The Ugly


The Ugly about having a baby isn’t ugly by default. It’s more a look at the potential for ugly to happen. It’s an old joke that you need a license to drive a car, but not to have a baby. Despite how tired this conceit has become for comedy, it remains fairly astonishing. Other than having a modern medical system (though the U.S. does not stack up super well in global infant mortality rates), there’s almost no preparation needed in the U.S. for individuals who are looking to have a baby. There are certain resources available, but these are all voluntary. If you wanted to have a baby without having any notion at all as to what’s required to raise a child, you can. No problem. Babies aren’t even terribly expensive to have, with medical insurance.

Janelle’s policy (pricing may have been lower for us since she has Kaiser insurance and we delivered at a Kaiser hospital) left us paying only $250 for a 5 day stint in the hospital. Cheap as hell for the price of a whole new baby. So there’s not even much of an fiscal impact for having a baby. Granted there’s one for raising a child… but that again assumes you’re out to do it right.

Most egregious to me is the fact that mothers are released from hospitals into the world with their new babies without so much as a second glance from our medical institutions. Sure, there are plenty of follow-ups for the child, but as long as a mother isn’t bleeding profusely or unable to feed her child properly, there’s basically no focus placed on the parents. Janelle could be suffering from a crippling case of postpartum depression and the only person who would be able to diagnose her would be me, because it’s just not something hospitals or pediatricians check on. Compare this to the U.K. where mid-wifes will visit new mothers for a period of around a week after their baby is born. They will check in daily to answer questions and calm fears. They transition parents into parenthood. By contrast, we blow them out of the goddam airlock.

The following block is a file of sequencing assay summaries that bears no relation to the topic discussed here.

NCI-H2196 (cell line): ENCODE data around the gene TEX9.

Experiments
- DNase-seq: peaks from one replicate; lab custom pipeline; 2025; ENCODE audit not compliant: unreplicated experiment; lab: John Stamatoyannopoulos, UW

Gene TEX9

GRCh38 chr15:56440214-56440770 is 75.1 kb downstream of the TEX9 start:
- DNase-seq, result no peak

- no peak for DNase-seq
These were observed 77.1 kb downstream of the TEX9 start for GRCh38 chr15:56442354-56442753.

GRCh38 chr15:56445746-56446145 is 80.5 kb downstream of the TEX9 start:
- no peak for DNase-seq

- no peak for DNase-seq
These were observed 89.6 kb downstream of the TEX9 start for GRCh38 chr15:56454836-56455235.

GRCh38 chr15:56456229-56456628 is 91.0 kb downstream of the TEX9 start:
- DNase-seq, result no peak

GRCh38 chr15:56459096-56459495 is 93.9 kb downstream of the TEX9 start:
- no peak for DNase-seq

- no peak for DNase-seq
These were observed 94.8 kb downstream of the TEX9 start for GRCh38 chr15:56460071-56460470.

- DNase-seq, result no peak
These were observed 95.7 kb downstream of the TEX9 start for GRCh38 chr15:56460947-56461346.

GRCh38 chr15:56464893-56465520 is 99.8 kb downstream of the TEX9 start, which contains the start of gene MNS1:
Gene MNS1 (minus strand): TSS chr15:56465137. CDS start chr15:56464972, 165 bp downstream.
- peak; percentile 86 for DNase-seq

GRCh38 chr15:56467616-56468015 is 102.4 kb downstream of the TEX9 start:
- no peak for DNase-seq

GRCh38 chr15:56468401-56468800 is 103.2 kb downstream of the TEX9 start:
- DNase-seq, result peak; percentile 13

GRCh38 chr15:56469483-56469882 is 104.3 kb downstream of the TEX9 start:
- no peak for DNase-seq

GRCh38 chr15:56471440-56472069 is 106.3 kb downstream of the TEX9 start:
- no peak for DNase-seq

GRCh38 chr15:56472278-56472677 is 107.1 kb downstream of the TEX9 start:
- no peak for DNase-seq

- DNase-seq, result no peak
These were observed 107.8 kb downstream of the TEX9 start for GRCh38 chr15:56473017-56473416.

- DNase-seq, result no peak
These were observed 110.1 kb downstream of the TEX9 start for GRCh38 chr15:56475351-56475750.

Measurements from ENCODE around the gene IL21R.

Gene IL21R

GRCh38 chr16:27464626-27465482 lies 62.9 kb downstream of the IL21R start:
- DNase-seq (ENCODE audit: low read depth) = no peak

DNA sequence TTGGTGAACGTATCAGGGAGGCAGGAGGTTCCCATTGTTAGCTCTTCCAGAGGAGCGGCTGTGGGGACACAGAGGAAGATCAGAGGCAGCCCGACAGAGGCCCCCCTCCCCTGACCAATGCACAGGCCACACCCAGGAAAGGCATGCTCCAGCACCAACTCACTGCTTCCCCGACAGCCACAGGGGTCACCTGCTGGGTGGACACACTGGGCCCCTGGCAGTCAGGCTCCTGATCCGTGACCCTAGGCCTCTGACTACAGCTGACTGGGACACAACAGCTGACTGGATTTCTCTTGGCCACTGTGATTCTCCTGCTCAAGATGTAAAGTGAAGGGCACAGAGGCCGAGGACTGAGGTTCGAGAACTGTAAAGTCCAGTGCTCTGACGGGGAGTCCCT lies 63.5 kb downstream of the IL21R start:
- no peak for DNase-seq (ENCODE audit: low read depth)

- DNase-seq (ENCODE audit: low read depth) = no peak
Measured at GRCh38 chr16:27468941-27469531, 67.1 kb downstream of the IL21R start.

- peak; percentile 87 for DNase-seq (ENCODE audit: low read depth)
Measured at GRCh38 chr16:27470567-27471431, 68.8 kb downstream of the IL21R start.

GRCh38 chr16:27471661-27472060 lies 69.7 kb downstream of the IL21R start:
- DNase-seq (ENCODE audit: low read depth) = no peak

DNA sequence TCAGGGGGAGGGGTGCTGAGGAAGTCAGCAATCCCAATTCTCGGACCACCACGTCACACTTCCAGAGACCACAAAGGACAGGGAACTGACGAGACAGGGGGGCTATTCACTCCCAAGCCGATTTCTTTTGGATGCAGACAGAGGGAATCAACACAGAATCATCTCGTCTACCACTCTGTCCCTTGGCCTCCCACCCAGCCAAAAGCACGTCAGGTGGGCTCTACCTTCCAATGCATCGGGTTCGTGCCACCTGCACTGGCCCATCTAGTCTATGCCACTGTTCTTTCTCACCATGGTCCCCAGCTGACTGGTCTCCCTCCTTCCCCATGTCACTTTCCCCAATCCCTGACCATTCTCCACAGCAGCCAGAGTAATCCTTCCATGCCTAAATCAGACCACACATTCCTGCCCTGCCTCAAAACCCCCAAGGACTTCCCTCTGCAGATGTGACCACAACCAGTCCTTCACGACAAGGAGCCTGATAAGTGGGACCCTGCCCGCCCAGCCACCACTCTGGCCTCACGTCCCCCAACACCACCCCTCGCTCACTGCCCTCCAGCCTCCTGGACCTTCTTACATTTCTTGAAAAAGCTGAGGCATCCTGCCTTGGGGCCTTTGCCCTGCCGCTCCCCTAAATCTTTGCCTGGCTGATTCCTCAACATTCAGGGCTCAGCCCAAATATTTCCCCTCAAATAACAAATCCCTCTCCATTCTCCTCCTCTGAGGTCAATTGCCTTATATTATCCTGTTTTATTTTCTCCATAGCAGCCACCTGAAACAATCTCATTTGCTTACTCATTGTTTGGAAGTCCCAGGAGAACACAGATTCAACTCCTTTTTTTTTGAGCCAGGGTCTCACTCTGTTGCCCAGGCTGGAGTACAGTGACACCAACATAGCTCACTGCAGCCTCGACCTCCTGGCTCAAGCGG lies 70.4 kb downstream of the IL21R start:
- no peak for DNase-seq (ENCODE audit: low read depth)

The impression everyone has of babies is that they are tricky, but manageable. After all, we were all babies. We turned out okay. Even people we’re pretty sure aren’t qualified to wash cars manage to have babies and raise them. No problem! Incorrect. In addition to the time constraints surrounding babies (which I will devote an entire post to breaking down), there is the fact that babies simply do not conform to any system you may have set out for them.